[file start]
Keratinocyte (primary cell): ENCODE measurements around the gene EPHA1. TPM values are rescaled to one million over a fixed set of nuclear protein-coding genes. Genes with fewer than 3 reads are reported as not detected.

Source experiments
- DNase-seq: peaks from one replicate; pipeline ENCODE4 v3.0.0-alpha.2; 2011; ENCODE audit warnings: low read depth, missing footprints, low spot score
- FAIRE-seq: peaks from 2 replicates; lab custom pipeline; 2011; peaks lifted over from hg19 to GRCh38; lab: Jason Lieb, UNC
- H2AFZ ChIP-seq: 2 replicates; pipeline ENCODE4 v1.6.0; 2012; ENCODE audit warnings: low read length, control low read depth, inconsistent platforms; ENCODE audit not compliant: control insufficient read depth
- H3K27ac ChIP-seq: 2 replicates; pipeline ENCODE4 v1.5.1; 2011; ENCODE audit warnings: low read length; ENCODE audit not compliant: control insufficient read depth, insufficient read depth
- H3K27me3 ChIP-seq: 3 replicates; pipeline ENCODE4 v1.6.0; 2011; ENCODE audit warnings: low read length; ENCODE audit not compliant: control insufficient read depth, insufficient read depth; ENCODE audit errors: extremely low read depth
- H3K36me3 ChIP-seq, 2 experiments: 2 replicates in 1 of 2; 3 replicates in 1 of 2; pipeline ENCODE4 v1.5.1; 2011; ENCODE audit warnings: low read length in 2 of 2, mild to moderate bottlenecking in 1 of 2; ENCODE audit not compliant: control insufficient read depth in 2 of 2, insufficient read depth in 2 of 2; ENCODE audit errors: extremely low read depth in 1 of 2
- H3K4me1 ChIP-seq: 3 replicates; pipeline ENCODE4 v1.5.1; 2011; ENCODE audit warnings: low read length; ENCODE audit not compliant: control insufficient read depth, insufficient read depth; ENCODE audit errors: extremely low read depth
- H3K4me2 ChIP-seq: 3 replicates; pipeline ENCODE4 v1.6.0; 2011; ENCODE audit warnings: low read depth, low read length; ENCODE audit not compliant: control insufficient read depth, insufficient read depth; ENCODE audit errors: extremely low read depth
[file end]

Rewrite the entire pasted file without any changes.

Keratinocyte (primary cell): ENCODE measurements around the gene EPHA1. TPM values are rescaled to one million over a fixed set of nuclear protein-coding genes. Genes with fewer than 3 reads are reported as not detected.

Source experiments
- DNase-seq: peaks from one replicate; pipeline ENCODE4 v3.0.0-alpha.2; 2011; ENCODE audit warnings: low read depth, missing footprints, low spot score
- FAIRE-seq: peaks from 2 replicates; lab custom pipeline; 2011; peaks lifted over from hg19 to GRCh38; lab: Jason Lieb, UNC
- H2AFZ ChIP-seq: 2 replicates; pipeline ENCODE4 v1.6.0; 2012; ENCODE audit warnings: low read length, control low read depth, inconsistent platforms; ENCODE audit not compliant: control insufficient read depth
- H3K27ac ChIP-seq: 2 replicates; pipeline ENCODE4 v1.5.1; 2011; ENCODE audit warnings: low read length; ENCODE audit not compliant: control insufficient read depth, insufficient read depth
- H3K27me3 ChIP-seq: 3 replicates; pipeline ENCODE4 v1.6.0; 2011; ENCODE audit warnings: low read length; ENCODE audit not compliant: control insufficient read depth, insufficient read depth; ENCODE audit errors: extremely low read depth
- H3K36me3 ChIP-seq, 2 experiments: 2 replicates in 1 of 2; 3 replicates in 1 of 2; pipeline ENCODE4 v1.5.1; 2011; ENCODE audit warnings: low read length in 2 of 2, mild to moderate bottlenecking in 1 of 2; ENCODE audit not compliant: control insufficient read depth in 2 of 2, insufficient read depth in 2 of 2; ENCODE audit errors: extremely low read depth in 1 of 2
- H3K4me1 ChIP-seq: 3 replicates; pipeline ENCODE4 v1.5.1; 2011; ENCODE audit warnings: low read length; ENCODE audit not compliant: control insufficient read depth, insufficient read depth; ENCODE audit errors: extremely low read depth
- H3K4me2 ChIP-seq: 3 replicates; pipeline ENCODE4 v1.6.0; 2011; ENCODE audit warnings: low read depth, low read length; ENCODE audit not compliant: control insufficient read depth, insufficient read depth; ENCODE audit errors: extremely low read depth